Like, oh, everyone, I’m thrilled that Del Rey licensed Moyasimon: Tales of Agriculture. Winner of the Kodansha Best General Manga award for 2008, the manga also spawned a brilliant anime series, available piecemeal on YouTube. Most American fans familiar with the series discovered it through the 12 episode anime (which covers the first four tankoubon).
Image/manga by Masayuki Ishikawa.
Moyasimon centers on Tadayasu Sawaki, an agricultural university freshman who can see and talk with bacteria. To him, however, the bacteria resemble a cross between microbe plushies and Princess Mononoke‘s tree sprites. They’re adorable, and like the manga itself, marry the technical with the irreverent.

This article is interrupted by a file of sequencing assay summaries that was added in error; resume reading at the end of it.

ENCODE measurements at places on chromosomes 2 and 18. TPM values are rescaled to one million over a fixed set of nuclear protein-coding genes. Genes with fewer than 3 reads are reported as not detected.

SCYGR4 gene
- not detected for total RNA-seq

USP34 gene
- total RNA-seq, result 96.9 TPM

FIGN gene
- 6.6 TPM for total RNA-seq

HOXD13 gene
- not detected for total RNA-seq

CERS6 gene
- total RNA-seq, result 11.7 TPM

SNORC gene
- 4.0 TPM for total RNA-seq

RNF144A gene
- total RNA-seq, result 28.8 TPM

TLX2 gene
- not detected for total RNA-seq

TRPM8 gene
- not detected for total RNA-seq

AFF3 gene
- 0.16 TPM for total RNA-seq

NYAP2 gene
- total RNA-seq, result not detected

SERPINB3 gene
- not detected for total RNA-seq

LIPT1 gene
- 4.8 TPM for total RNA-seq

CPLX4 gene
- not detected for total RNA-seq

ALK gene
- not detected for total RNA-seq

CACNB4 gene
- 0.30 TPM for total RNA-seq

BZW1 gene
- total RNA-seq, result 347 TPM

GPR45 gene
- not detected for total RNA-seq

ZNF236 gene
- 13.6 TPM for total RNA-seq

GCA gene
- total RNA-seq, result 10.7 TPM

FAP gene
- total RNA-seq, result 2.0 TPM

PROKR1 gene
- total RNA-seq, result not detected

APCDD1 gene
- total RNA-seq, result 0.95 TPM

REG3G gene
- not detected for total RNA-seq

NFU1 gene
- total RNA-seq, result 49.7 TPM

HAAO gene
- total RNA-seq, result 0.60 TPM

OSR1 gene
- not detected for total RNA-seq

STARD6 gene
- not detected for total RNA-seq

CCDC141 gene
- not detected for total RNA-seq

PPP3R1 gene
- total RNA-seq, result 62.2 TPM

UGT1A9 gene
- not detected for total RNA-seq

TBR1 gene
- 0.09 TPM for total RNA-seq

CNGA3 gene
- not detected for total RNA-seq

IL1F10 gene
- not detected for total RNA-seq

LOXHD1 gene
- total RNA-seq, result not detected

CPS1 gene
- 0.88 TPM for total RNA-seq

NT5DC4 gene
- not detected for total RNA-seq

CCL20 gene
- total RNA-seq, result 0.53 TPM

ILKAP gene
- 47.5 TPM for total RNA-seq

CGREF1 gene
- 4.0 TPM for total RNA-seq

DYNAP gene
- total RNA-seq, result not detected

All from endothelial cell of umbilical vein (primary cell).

It’s that marriage, between scientific curiosity and mischief, that distinguishes Moyasimon from other seinen or edu-manga series. It’s a peculiarly childlike approach, and therefore designed to appeal to anyone with an inner child, preferably one seeking the gross, bizarre, and extraordinary.
In the first chapter, for example, we see human-size radishes and unearth a dead seal. We watch Sawaki’s professor suck a sea bird’s fermented guts out of its rear (a delicacy known as kiviak). Later story lines include various cutely rendered infections, all conveyed through Masayuki Ishikawa’s distinctive art. The characters are first-rate, too: unusual, flawed, and funny. UPDATE: Kate Dacey has an excellent full review here.
Del Rey will the release the first English volume November 24th. For more info, check out these related posts at Riuva, Japanese Book Reviews & Kids Web Japan.